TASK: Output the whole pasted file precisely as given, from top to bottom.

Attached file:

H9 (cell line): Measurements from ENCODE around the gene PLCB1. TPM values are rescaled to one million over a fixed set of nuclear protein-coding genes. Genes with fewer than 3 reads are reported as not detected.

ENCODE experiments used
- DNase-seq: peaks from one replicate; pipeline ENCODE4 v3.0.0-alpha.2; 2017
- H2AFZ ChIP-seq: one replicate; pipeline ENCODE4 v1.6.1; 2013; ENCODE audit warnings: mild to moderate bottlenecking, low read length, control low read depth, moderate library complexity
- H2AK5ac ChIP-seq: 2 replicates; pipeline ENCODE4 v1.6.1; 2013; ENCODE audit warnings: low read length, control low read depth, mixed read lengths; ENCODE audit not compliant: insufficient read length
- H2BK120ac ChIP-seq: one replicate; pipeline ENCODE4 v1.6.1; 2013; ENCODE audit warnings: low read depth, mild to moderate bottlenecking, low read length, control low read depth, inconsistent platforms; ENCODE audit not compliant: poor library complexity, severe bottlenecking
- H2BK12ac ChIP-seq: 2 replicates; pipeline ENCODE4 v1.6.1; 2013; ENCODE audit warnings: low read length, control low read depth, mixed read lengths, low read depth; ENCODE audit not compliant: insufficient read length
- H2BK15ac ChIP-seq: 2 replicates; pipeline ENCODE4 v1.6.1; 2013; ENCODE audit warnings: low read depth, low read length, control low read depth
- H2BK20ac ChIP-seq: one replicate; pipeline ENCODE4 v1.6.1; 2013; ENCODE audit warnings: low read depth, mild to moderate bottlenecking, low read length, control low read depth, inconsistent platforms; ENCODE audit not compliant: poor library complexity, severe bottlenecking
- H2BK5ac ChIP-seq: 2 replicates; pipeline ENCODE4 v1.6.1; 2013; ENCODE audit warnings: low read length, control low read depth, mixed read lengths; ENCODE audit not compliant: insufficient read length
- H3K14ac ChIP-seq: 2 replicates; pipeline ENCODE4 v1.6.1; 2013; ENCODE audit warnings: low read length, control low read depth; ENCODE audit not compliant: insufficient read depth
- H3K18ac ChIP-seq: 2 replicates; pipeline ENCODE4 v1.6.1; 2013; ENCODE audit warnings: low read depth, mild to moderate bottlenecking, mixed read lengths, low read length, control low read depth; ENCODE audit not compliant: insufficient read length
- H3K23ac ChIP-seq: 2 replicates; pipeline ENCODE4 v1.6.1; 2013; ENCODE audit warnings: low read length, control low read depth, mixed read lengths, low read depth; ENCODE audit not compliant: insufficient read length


H9 (cell line): Measurements from ENCODE around the gene PLCB1. TPM values are rescaled to one million over a fixed set of nuclear protein-coding genes. Genes with fewer than 3 reads are reported as not detected.

ENCODE experiments used
- DNase-seq: peaks from one replicate; pipeline ENCODE4 v3.0.0-alpha.2; 2017
- H2AFZ ChIP-seq: one replicate; pipeline ENCODE4 v1.6.1; 2013; ENCODE audit warnings: mild to moderate bottlenecking, low read length, control low read depth, moderate library complexity
- H2AK5ac ChIP-seq: 2 replicates; pipeline ENCODE4 v1.6.1; 2013; ENCODE audit warnings: low read length, control low read depth, mixed read lengths; ENCODE audit not compliant: insufficient read length
- H2BK120ac ChIP-seq: one replicate; pipeline ENCODE4 v1.6.1; 2013; ENCODE audit warnings: low read depth, mild to moderate bottlenecking, low read length, control low read depth, inconsistent platforms; ENCODE audit not compliant: poor library complexity, severe bottlenecking
- H2BK12ac ChIP-seq: 2 replicates; pipeline ENCODE4 v1.6.1; 2013; ENCODE audit warnings: low read length, control low read depth, mixed read lengths, low read depth; ENCODE audit not compliant: insufficient read length
- H2BK15ac ChIP-seq: 2 replicates; pipeline ENCODE4 v1.6.1; 2013; ENCODE audit warnings: low read depth, low read length, control low read depth
- H2BK20ac ChIP-seq: one replicate; pipeline ENCODE4 v1.6.1; 2013; ENCODE audit warnings: low read depth, mild to moderate bottlenecking, low read length, control low read depth, inconsistent platforms; ENCODE audit not compliant: poor library complexity, severe bottlenecking
- H2BK5ac ChIP-seq: 2 replicates; pipeline ENCODE4 v1.6.1; 2013; ENCODE audit warnings: low read length, control low read depth, mixed read lengths; ENCODE audit not compliant: insufficient read length
- H3K14ac ChIP-seq: 2 replicates; pipeline ENCODE4 v1.6.1; 2013; ENCODE audit warnings: low read length, control low read depth; ENCODE audit not compliant: insufficient read depth
- H3K18ac ChIP-seq: 2 replicates; pipeline ENCODE4 v1.6.1; 2013; ENCODE audit warnings: low read depth, mild to moderate bottlenecking, mixed read lengths, low read length, control low read depth; ENCODE audit not compliant: insufficient read length
- H3K23ac ChIP-seq: 2 replicates; pipeline ENCODE4 v1.6.1; 2013; ENCODE audit warnings: low read length, control low read depth, mixed read lengths, low read depth; ENCODE audit not compliant: insufficient read length